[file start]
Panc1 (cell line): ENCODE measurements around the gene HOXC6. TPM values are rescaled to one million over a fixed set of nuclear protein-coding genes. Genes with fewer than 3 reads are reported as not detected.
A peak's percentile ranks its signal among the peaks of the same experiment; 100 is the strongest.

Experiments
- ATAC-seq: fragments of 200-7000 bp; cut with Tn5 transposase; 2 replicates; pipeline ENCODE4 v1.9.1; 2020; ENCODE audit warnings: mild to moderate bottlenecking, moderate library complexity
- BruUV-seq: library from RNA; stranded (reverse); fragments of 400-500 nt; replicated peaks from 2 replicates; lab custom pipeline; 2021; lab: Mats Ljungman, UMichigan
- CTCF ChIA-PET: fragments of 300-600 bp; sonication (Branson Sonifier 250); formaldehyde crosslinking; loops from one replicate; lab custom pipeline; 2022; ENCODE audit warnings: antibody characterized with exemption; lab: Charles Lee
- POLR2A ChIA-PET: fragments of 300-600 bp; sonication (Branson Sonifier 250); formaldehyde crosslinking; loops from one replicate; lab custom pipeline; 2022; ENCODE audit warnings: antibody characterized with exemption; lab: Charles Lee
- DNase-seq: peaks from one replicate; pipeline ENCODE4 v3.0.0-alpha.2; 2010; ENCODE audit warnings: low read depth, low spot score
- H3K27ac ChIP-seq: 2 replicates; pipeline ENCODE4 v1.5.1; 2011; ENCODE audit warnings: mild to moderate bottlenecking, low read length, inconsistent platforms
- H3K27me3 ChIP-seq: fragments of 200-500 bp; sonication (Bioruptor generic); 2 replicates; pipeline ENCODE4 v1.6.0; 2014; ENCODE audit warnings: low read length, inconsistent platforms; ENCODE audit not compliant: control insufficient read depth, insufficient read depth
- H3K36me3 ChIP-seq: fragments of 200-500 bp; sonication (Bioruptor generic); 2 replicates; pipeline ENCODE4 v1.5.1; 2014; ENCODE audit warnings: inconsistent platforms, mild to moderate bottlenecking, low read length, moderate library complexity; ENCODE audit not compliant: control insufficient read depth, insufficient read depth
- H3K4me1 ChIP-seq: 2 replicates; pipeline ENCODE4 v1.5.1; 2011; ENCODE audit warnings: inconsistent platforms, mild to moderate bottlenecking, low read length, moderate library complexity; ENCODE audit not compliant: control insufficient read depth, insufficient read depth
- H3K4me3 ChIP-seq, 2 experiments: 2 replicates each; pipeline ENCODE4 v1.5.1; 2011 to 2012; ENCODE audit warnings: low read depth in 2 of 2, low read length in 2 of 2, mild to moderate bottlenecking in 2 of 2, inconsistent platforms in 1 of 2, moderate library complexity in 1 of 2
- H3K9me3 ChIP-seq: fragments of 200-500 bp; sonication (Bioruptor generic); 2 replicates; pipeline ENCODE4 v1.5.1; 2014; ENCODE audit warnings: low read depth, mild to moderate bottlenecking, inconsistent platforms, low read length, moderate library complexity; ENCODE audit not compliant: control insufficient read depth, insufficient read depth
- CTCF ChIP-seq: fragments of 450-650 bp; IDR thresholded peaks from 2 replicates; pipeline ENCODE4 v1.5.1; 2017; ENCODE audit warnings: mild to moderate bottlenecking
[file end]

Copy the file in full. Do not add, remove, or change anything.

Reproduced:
Panc1 (cell line): ENCODE measurements around the gene HOXC6. TPM values are rescaled to one million over a fixed set of nuclear protein-coding genes. Genes with fewer than 3 reads are reported as not detected.
A peak's percentile ranks its signal among the peaks of the same experiment; 100 is the strongest.

Experiments
- ATAC-seq: fragments of 200-7000 bp; cut with Tn5 transposase; 2 replicates; pipeline ENCODE4 v1.9.1; 2020; ENCODE audit warnings: mild to moderate bottlenecking, moderate library complexity
- BruUV-seq: library from RNA; stranded (reverse); fragments of 400-500 nt; replicated peaks from 2 replicates; lab custom pipeline; 2021; lab: Mats Ljungman, UMichigan
- CTCF ChIA-PET: fragments of 300-600 bp; sonication (Branson Sonifier 250); formaldehyde crosslinking; loops from one replicate; lab custom pipeline; 2022; ENCODE audit warnings: antibody characterized with exemption; lab: Charles Lee
- POLR2A ChIA-PET: fragments of 300-600 bp; sonication (Branson Sonifier 250); formaldehyde crosslinking; loops from one replicate; lab custom pipeline; 2022; ENCODE audit warnings: antibody characterized with exemption; lab: Charles Lee
- DNase-seq: peaks from one replicate; pipeline ENCODE4 v3.0.0-alpha.2; 2010; ENCODE audit warnings: low read depth, low spot score
- H3K27ac ChIP-seq: 2 replicates; pipeline ENCODE4 v1.5.1; 2011; ENCODE audit warnings: mild to moderate bottlenecking, low read length, inconsistent platforms
- H3K27me3 ChIP-seq: fragments of 200-500 bp; sonication (Bioruptor generic); 2 replicates; pipeline ENCODE4 v1.6.0; 2014; ENCODE audit warnings: low read length, inconsistent platforms; ENCODE audit not compliant: control insufficient read depth, insufficient read depth
- H3K36me3 ChIP-seq: fragments of 200-500 bp; sonication (Bioruptor generic); 2 replicates; pipeline ENCODE4 v1.5.1; 2014; ENCODE audit warnings: inconsistent platforms, mild to moderate bottlenecking, low read length, moderate library complexity; ENCODE audit not compliant: control insufficient read depth, insufficient read depth
- H3K4me1 ChIP-seq: 2 replicates; pipeline ENCODE4 v1.5.1; 2011; ENCODE audit warnings: inconsistent platforms, mild to moderate bottlenecking, low read length, moderate library complexity; ENCODE audit not compliant: control insufficient read depth, insufficient read depth
- H3K4me3 ChIP-seq, 2 experiments: 2 replicates each; pipeline ENCODE4 v1.5.1; 2011 to 2012; ENCODE audit warnings: low read depth in 2 of 2, low read length in 2 of 2, mild to moderate bottlenecking in 2 of 2, inconsistent platforms in 1 of 2, moderate library complexity in 1 of 2
- H3K9me3 ChIP-seq: fragments of 200-500 bp; sonication (Bioruptor generic); 2 replicates; pipeline ENCODE4 v1.5.1; 2014; ENCODE audit warnings: low read depth, mild to moderate bottlenecking, inconsistent platforms, low read length, moderate library complexity; ENCODE audit not compliant: control insufficient read depth, insufficient read depth
- CTCF ChIP-seq: fragments of 450-650 bp; IDR thresholded peaks from 2 replicates; pipeline ENCODE4 v1.5.1; 2017; ENCODE audit warnings: mild to moderate bottlenecking